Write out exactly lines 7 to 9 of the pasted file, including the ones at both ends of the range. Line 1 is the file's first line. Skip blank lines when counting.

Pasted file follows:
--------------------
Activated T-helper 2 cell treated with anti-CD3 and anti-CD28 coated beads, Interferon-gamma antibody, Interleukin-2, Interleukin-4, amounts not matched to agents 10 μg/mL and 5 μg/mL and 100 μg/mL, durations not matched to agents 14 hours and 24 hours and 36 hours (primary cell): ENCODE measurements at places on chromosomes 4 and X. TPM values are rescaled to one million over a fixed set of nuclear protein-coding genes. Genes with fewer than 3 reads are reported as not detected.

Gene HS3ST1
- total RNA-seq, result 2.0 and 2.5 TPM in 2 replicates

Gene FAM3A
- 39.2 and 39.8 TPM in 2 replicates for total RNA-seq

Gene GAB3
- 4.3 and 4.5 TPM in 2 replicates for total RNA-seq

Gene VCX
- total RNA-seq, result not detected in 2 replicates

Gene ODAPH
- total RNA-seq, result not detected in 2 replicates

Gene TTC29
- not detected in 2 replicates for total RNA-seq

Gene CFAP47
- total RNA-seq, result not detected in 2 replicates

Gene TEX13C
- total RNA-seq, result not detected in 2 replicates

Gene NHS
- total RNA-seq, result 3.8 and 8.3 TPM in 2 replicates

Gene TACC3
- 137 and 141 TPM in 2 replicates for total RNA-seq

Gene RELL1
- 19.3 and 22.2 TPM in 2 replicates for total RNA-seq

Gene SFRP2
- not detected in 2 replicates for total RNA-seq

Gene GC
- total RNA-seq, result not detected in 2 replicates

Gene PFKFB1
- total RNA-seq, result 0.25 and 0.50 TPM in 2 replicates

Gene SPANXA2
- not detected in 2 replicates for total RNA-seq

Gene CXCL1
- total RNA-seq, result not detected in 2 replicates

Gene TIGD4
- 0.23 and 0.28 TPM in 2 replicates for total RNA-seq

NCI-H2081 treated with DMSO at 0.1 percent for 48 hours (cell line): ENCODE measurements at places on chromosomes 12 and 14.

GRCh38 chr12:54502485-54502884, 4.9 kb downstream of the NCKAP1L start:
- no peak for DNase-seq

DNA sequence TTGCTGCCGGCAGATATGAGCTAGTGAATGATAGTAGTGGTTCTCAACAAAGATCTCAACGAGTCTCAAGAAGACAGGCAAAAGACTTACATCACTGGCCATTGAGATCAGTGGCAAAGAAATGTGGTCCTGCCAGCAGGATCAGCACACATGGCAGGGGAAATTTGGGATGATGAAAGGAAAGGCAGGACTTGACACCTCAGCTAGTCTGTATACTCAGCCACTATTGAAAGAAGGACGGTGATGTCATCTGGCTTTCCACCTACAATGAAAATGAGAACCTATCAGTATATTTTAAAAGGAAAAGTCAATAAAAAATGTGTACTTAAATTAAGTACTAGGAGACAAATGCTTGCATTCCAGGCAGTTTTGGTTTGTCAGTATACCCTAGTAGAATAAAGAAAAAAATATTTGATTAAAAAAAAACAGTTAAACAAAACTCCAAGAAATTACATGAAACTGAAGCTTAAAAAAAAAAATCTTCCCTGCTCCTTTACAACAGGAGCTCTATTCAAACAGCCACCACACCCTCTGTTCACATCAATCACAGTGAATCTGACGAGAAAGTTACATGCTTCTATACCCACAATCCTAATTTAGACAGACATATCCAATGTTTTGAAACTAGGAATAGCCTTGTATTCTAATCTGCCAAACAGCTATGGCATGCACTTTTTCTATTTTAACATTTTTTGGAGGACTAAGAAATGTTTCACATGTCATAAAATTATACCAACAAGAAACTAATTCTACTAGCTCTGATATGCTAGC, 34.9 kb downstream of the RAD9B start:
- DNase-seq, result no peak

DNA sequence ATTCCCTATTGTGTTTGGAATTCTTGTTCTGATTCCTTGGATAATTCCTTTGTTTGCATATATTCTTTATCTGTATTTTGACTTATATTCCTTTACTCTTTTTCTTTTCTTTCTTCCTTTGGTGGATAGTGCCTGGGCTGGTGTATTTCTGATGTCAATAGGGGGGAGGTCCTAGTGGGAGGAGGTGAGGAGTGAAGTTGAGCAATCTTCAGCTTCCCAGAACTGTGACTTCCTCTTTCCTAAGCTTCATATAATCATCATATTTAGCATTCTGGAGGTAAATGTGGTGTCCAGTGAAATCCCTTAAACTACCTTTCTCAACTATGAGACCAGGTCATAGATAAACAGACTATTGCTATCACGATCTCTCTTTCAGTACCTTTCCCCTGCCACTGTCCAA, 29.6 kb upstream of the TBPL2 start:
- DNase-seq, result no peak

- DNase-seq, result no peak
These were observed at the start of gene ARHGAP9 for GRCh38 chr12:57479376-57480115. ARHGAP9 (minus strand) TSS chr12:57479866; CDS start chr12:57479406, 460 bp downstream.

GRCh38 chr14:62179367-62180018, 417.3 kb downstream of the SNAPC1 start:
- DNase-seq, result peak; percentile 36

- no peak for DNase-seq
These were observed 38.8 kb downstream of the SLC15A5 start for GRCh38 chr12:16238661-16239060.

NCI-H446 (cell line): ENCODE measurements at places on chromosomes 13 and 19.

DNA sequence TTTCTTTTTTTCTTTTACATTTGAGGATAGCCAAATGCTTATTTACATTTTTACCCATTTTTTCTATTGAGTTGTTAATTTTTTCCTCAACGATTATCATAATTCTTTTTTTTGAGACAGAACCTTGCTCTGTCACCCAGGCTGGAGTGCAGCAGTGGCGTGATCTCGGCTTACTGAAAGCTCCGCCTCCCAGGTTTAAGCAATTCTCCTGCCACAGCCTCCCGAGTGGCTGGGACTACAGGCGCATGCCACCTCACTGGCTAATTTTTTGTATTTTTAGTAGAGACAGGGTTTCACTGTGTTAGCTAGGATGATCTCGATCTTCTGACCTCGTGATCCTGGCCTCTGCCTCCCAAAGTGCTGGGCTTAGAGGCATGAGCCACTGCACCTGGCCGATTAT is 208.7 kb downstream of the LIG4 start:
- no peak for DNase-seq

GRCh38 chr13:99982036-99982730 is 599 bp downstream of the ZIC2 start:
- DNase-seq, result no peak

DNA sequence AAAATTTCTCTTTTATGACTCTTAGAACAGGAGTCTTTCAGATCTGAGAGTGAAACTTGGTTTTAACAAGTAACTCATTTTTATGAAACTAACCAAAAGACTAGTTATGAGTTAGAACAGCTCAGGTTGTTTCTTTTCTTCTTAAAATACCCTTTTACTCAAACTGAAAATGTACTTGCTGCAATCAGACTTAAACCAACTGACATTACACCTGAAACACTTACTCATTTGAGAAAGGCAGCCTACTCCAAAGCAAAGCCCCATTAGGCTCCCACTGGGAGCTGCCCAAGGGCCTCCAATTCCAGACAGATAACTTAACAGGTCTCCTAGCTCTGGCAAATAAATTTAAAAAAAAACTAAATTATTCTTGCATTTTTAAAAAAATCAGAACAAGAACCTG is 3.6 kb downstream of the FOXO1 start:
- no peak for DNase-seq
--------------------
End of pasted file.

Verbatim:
- 4.3 and 4.5 TPM in 2 replicates for total RNA-seq

Gene VCX
- total RNA-seq, result not detected in 2 replicates